02:24 pm - Well on mildly happy news at least...
...I've finally been sitting down and stepping my machine through it's paces with a combination of Prime95 and RMClock to determine just how well my processor actually binned before being labelled an ML-class part, especially since it was originally sold before they officially acknowledged MT-37 as even being possible, let alone available. So the sheer fact it ran at 2.0Ghz at 35 Watts meant they stopped testing and binned it immediately.
Normally, the spec calls for this CPU to run at:
2.0Ghz @ 1.450 Volts @ 24 Amps for about 34.8 Watts of total power draw.
0.8Ghz @ 1.000 Volts @ 24 Amps for about 24.0 Watts of total power draw.
Turns out mine's currently survived two... make that three test stages wish Prime95 in Blend Mode at:
2.0Ghz @ 1.2
50 Volts @ 24 Amps for about 30.0 Watts of total power draw.
0.8Ghz @ 0.950 Volts @ 24 Amps for about 22.8 Watts of total power draw.
No huge savings at the low end... but good god
I have a damn good chip for it to pull off only 30 watts at 2.0Ghz. I'm going to go for 1 hour of Prime95 Blend before I call this final, but it bombed out at 1.225 Volts instantly and 0.900 Volts just as instantly. 0.925 Volts resulted in some odd musical glitches as I was running WinAMP in the background for an audible 'system lockup detector' but that might have been as I was running a streaming radio station so I'll re-test at 0.925 once I've verified my peak power level.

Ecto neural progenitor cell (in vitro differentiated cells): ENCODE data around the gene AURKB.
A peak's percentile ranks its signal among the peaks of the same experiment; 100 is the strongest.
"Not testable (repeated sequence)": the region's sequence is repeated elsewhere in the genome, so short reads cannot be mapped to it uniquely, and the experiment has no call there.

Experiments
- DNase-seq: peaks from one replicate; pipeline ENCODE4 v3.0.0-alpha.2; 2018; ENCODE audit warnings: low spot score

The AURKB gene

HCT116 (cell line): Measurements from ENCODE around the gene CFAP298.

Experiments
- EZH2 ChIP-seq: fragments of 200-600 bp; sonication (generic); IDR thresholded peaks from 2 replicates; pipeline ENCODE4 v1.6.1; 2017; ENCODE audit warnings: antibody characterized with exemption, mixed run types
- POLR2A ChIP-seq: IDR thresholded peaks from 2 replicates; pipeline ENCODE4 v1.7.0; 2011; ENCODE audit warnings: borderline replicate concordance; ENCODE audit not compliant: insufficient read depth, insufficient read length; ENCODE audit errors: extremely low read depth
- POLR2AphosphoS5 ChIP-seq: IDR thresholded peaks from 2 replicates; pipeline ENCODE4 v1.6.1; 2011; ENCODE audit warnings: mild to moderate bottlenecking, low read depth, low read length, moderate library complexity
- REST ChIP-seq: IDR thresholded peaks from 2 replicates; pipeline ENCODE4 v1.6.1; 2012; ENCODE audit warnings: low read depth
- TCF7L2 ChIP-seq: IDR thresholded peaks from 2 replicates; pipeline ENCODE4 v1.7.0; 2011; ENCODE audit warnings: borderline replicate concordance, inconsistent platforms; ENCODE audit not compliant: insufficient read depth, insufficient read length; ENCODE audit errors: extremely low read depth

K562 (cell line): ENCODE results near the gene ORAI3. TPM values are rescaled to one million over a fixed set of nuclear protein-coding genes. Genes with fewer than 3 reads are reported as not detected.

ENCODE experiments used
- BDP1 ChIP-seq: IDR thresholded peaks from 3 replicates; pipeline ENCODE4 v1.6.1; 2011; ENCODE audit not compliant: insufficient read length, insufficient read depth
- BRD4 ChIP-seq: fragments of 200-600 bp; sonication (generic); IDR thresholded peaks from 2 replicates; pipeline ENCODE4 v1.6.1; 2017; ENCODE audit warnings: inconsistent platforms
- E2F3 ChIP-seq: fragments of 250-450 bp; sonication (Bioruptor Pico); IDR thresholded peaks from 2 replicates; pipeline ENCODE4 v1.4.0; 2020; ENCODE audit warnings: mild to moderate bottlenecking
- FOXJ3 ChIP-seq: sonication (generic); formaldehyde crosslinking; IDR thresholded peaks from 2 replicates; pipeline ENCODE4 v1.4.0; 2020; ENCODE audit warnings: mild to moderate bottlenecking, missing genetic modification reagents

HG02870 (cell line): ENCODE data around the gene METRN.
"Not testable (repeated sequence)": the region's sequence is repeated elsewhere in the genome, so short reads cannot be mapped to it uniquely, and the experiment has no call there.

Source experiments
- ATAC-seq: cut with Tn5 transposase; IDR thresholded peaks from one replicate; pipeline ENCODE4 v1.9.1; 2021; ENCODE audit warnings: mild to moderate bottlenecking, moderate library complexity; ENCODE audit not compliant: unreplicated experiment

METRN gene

Then comes the monotonous testing of the other 11 stepping levels I'll have defined, with their requisite 1 hour per level.
And sadly all this will be for nothing, as the Linux Athlon-64 stepping driver sadly only supports the 4 'officially documented' levels (Max, Max-0.2Ghz, Max-0.4Ghz, and 0.8Ghz) for the CPU. I find this amusing, actually, that nobody's modified the driver to support highly-granular stepping like the RMClock utility does. My one attempt at doing so resulted in numerous lockups becuase I simply don't understand what the code is really doing.
Also, mind you that all the above power-draws are peak power draws @ 100.0% Load. They aren't nominal or minimal power draws, which are MUCH lower once I re-enable the HLT-based idling RMClock adds. (Yeah, fancy that... Windows XP apparently doesn't issue full HLT instructions every chance it gets in it's idle-loop. Why am I not surprised?)Edit:
Looks like 1.250 was optimistic, finally blue-screened at about 30 minutes in. Bumped to 1.275, let's see if that works. =^.^=0 comments